BRUSSELS/LONDON (Reuters) - Rich nations could raise $200 billion in climate funds through a levy on their greenhouse gases from 2013-2020 to help poor countries prepare for global warming, the European Union will say next week.
The plan is set out in an EU paper outlining the bloc’s position ahead of U.N.-led climate talks in Copenhagen in December, meant to agree a new, global climate treaty.
The fund-raising idea is the most specific yet from any rich country or bloc on how to persuade developing nations to agree binding, concrete steps to slow their greenhouse gas emissions — one of the key obstacles in climate talks so far.
The draft paper to be published next week, and seen by Reuters, calls on rich countries to pay for developing countries to cut their greenhouse gases, called mitigation, and prepare for unavoidable warming, called adaptation.
“All developed countries will need to contribute to financial resources for adaptation and mitigation in developing countries via public funding and the use of carbon crediting mechanisms,” it said.
Rich countries should commit to binding limits on their greenhouse gas emissions through 2020. They could then pay a set price for every ton of emissions, the paper said, under one of “two principal options to generate funding.”
The other option would be to pay at rates per ton on a global carbon market, and so not guarantee a price.
If widely agreed the plan could encourage the world’s top carbon emitter, China, to agree to internationally binding climate measures. That in turn could satisfy a general pre-condition made by the second biggest emitter, the United States, for signing up to a successor to the Kyoto Protocol.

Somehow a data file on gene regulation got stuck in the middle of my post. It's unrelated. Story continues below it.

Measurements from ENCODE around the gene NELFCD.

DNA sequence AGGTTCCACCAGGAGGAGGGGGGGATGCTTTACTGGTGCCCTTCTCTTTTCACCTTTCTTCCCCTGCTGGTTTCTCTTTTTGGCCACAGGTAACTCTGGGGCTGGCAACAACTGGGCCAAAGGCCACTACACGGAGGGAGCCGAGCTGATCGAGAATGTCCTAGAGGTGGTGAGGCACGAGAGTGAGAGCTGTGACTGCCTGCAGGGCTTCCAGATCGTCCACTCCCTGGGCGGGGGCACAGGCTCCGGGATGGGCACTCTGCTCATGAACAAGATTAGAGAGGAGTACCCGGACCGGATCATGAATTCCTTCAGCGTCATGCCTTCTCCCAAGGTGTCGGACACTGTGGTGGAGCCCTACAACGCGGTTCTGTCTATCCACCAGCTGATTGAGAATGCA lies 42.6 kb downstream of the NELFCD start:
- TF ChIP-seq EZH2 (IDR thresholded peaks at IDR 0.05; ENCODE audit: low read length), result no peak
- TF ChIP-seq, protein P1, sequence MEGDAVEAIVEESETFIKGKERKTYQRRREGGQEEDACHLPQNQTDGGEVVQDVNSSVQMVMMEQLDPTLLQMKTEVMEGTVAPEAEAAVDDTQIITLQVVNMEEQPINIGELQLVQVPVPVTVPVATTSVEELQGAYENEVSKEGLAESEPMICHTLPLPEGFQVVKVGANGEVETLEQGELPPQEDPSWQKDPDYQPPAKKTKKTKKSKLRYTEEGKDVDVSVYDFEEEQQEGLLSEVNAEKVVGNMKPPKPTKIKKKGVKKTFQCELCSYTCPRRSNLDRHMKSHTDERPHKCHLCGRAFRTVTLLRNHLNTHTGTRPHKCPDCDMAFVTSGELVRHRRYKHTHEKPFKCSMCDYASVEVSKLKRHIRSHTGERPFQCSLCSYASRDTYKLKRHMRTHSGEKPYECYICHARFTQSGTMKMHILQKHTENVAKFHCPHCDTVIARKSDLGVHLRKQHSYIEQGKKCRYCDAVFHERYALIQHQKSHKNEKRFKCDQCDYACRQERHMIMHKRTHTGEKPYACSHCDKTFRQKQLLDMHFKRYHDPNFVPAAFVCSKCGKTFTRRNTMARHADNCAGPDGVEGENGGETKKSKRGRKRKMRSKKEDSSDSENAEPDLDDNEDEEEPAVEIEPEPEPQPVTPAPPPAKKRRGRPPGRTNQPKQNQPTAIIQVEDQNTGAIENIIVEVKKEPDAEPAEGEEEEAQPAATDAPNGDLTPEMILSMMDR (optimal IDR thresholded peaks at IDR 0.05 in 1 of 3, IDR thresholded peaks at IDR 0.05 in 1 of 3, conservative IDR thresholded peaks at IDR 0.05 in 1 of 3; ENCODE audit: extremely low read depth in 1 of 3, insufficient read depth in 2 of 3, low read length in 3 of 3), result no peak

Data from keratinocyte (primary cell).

The United States did not ratify Kyoto because the pact contained no concrete commitments by developing countries, a position the new Obama administration is likely to maintain regarding a successor pact after 2012.
The EU paper said that if the main developed countries paid 1 euro per ton of greenhouse gases in 2013 rising to 3 euros in 2020, that would raise 164 billion euros ($213 billion) over the period.
It called for a gradual phasing out of carbon offsetting, which allows rich nations to lay off their greenhouse gas emissions by paying for cuts in developing countries.
The EU is the world’s biggest buyer of carbon offsets, and last month agreed climate targets which allowed EU states and companies to offset up to 3 billion tons of their greenhouse gas emissions from 2008-2020, or more than the annual emissions of the Netherlands.
Carbon offsetting allows developing countries, which at present face no binding climate targets, to earn money in return for curbing greenhouse gases.
The EU wants to phase out that option for “advanced developing countries,” which the paper said should face binding caps instead. But it gave no timeline for the change.